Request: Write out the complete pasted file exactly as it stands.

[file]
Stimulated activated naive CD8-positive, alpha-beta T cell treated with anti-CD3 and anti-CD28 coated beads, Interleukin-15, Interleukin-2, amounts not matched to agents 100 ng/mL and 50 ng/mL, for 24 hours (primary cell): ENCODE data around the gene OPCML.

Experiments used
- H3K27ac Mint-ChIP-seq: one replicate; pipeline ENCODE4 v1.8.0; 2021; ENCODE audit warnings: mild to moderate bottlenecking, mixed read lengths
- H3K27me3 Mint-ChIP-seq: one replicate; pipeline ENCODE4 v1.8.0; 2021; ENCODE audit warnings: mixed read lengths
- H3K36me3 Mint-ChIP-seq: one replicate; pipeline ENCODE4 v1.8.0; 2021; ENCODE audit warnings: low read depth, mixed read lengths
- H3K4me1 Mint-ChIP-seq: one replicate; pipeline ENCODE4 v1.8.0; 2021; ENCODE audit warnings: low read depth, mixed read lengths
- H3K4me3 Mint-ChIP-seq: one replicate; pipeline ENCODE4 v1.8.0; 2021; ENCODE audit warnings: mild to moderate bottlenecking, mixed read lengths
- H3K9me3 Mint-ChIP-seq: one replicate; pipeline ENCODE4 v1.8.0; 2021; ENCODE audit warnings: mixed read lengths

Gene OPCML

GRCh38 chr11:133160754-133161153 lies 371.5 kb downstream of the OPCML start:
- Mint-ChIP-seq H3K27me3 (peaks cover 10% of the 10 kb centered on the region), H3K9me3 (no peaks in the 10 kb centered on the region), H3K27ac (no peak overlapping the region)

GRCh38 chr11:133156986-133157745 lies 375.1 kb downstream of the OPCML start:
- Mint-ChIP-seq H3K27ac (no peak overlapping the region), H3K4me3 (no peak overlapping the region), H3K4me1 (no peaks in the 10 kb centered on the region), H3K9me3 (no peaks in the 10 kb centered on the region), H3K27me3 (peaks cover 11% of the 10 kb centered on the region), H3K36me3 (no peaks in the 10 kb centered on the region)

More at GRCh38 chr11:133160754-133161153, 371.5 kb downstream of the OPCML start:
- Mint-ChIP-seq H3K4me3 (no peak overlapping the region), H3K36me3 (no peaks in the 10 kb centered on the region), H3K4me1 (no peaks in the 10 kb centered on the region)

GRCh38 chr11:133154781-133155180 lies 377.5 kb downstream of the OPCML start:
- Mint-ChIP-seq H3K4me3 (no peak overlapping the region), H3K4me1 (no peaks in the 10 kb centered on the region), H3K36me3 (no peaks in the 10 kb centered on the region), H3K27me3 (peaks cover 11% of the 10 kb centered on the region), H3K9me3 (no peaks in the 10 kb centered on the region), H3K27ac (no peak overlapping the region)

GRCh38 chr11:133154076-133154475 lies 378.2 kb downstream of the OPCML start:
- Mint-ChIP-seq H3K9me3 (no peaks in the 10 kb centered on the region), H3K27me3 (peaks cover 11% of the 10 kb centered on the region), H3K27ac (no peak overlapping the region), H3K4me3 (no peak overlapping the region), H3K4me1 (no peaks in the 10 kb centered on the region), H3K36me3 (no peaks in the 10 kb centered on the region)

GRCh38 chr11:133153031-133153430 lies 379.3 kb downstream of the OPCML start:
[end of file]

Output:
Stimulated activated naive CD8-positive, alpha-beta T cell treated with anti-CD3 and anti-CD28 coated beads, Interleukin-15, Interleukin-2, amounts not matched to agents 100 ng/mL and 50 ng/mL, for 24 hours (primary cell): ENCODE data around the gene OPCML.

Experiments used
- H3K27ac Mint-ChIP-seq: one replicate; pipeline ENCODE4 v1.8.0; 2021; ENCODE audit warnings: mild to moderate bottlenecking, mixed read lengths
- H3K27me3 Mint-ChIP-seq: one replicate; pipeline ENCODE4 v1.8.0; 2021; ENCODE audit warnings: mixed read lengths
- H3K36me3 Mint-ChIP-seq: one replicate; pipeline ENCODE4 v1.8.0; 2021; ENCODE audit warnings: low read depth, mixed read lengths
- H3K4me1 Mint-ChIP-seq: one replicate; pipeline ENCODE4 v1.8.0; 2021; ENCODE audit warnings: low read depth, mixed read lengths
- H3K4me3 Mint-ChIP-seq: one replicate; pipeline ENCODE4 v1.8.0; 2021; ENCODE audit warnings: mild to moderate bottlenecking, mixed read lengths
- H3K9me3 Mint-ChIP-seq: one replicate; pipeline ENCODE4 v1.8.0; 2021; ENCODE audit warnings: mixed read lengths

Gene OPCML

GRCh38 chr11:133160754-133161153 lies 371.5 kb downstream of the OPCML start:
- Mint-ChIP-seq H3K27me3 (peaks cover 10% of the 10 kb centered on the region), H3K9me3 (no peaks in the 10 kb centered on the region), H3K27ac (no peak overlapping the region)

GRCh38 chr11:133156986-133157745 lies 375.1 kb downstream of the OPCML start:
- Mint-ChIP-seq H3K27ac (no peak overlapping the region), H3K4me3 (no peak overlapping the region), H3K4me1 (no peaks in the 10 kb centered on the region), H3K9me3 (no peaks in the 10 kb centered on the region), H3K27me3 (peaks cover 11% of the 10 kb centered on the region), H3K36me3 (no peaks in the 10 kb centered on the region)

More at GRCh38 chr11:133160754-133161153, 371.5 kb downstream of the OPCML start:
- Mint-ChIP-seq H3K4me3 (no peak overlapping the region), H3K36me3 (no peaks in the 10 kb centered on the region), H3K4me1 (no peaks in the 10 kb centered on the region)

GRCh38 chr11:133154781-133155180 lies 377.5 kb downstream of the OPCML start:
- Mint-ChIP-seq H3K4me3 (no peak overlapping the region), H3K4me1 (no peaks in the 10 kb centered on the region), H3K36me3 (no peaks in the 10 kb centered on the region), H3K27me3 (peaks cover 11% of the 10 kb centered on the region), H3K9me3 (no peaks in the 10 kb centered on the region), H3K27ac (no peak overlapping the region)

GRCh38 chr11:133154076-133154475 lies 378.2 kb downstream of the OPCML start:
- Mint-ChIP-seq H3K9me3 (no peaks in the 10 kb centered on the region), H3K27me3 (peaks cover 11% of the 10 kb centered on the region), H3K27ac (no peak overlapping the region), H3K4me3 (no peak overlapping the region), H3K4me1 (no peaks in the 10 kb centered on the region), H3K36me3 (no peaks in the 10 kb centered on the region)

GRCh38 chr11:133153031-133153430 lies 379.3 kb downstream of the OPCML start: